Salvador da Bahia
Founded in 1549, Salvador da Bahia was Brazil’s first capital.
Its early prominence was fueled by trade in cane sugar and slaves—brought by the millions from Senegal, Nigeria, Angola, and Congo.
Their labors built a city of Baroque churches, pastel-hued mansions, cobbled streets, and coastal defenses.
Salvador’s historic center, the Pelourinho (Whipping Post), was declared a UNESCO World Heritage Site in 1985.
After decades of renovation, the Pelourinho now includes over 800 restored houses, churches, and convents.
Arriving in the Pelourinho at dusk, you’d be forgiven for mistaking the city for a movie set.
This destination is magical.
Salvador remains the capital of Afro-Brazilian culture—over 80% of its residents claim African ancestry.
The local cuisine, music, and dance are infused with rich African elements.
Capoeira, a blend of dance and martial arts set to music, is a well-known example.
Other forms are displayed at the Museu Afro-Brasileiro, which features fantastic carvings of Candomble deities and ritual objects.
The Carnival museum is a compact joy, filled with playful costumes and interactive exhibits.
The city is flanked by 31 miles of beach, facing either the Atlantic or All Saints Bay. Porto da Barra, at the mouth of the bay, was named among the world’s ten best beaches by the UK’s Guardian newspaper.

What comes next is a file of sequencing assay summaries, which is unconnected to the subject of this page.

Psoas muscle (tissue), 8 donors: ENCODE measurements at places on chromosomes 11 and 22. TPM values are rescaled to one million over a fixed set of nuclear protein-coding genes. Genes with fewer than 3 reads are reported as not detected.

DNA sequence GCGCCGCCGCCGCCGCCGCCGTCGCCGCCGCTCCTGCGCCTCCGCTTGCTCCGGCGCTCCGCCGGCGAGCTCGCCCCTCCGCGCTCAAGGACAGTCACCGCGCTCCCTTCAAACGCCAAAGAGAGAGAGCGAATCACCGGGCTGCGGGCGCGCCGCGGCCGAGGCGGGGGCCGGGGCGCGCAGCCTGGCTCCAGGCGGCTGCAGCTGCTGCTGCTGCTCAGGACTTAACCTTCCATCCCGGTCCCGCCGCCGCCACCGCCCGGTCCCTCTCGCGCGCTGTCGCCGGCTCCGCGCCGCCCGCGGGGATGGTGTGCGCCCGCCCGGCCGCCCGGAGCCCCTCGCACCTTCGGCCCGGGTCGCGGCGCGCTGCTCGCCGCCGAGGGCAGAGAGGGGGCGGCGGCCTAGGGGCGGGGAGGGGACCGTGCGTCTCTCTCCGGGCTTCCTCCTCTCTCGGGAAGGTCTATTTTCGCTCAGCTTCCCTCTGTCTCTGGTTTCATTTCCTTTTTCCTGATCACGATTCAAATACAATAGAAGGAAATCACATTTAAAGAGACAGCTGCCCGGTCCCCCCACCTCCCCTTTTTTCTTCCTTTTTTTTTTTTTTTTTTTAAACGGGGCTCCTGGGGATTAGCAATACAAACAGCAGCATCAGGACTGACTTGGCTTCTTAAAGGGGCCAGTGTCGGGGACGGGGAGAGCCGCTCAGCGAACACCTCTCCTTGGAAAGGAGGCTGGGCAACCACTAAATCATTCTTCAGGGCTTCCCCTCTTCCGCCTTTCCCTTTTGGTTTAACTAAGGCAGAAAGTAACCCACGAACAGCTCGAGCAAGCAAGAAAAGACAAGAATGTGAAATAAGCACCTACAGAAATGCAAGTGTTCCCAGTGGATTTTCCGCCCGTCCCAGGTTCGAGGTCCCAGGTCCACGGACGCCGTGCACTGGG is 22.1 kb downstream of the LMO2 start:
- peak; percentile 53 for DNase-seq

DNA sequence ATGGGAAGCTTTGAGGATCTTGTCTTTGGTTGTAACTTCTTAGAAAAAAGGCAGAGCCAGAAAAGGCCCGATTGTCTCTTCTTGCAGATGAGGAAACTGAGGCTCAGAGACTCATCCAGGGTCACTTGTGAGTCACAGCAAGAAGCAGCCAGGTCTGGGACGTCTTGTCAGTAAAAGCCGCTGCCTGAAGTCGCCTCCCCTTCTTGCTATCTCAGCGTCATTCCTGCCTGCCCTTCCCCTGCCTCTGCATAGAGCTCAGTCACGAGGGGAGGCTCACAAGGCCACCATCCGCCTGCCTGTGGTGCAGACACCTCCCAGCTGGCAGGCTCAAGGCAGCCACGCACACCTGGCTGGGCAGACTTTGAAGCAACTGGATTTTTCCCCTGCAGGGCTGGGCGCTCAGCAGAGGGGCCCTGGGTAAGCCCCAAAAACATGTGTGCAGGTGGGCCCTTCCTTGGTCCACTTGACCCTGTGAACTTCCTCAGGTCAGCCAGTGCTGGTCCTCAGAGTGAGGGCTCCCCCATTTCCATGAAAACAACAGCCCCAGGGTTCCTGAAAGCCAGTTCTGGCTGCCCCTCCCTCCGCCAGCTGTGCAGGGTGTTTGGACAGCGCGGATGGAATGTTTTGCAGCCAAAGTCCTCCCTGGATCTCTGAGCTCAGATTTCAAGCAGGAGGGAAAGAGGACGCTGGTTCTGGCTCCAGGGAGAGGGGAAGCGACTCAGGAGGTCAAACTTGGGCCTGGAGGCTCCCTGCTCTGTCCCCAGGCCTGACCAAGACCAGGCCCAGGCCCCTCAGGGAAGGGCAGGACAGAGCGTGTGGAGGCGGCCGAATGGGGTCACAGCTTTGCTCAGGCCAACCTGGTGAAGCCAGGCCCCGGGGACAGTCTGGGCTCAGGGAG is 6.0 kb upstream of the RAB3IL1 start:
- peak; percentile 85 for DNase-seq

North and South of the city, the coastal highway connects dozens of beach towns.
Morro de Sao Paulo, Espelho, and Boipeba
Some, such as Morro de Sao Paulo, draw vacationers from around the globe. Others, like Espelho and Boipeba, are better-kept secrets.
March is the warmest month in Salvador, with temperatures reaching into the 90s.
Sea breezes moderate the heat and humidity year-round.
Although this is one of the sunniest regions of Brazil, rains are common from May to October.
Getting to Salvador
Deputado Luis Eduardo Magalhaes International Airport lies 12 miles north of Salvador. In addition to a long list of domestic flights, non-stop flights to Miami (eight hours) are available.
Vacations to Salvador can also be combined with extensions to Fernando de Noronha, Ilheus, or Trancoso.
“He who does not travel does not know the value of men.”